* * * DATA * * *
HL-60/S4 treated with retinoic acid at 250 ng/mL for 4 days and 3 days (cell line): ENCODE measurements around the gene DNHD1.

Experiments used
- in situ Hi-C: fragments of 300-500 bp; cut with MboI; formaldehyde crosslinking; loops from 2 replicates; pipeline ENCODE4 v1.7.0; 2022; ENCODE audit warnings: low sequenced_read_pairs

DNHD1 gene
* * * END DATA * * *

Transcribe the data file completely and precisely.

HL-60/S4 treated with retinoic acid at 250 ng/mL for 4 days and 3 days (cell line): ENCODE measurements around the gene DNHD1.

Experiments used
- in situ Hi-C: fragments of 300-500 bp; cut with MboI; formaldehyde crosslinking; loops from 2 replicates; pipeline ENCODE4 v1.7.0; 2022; ENCODE audit warnings: low sequenced_read_pairs

DNHD1 gene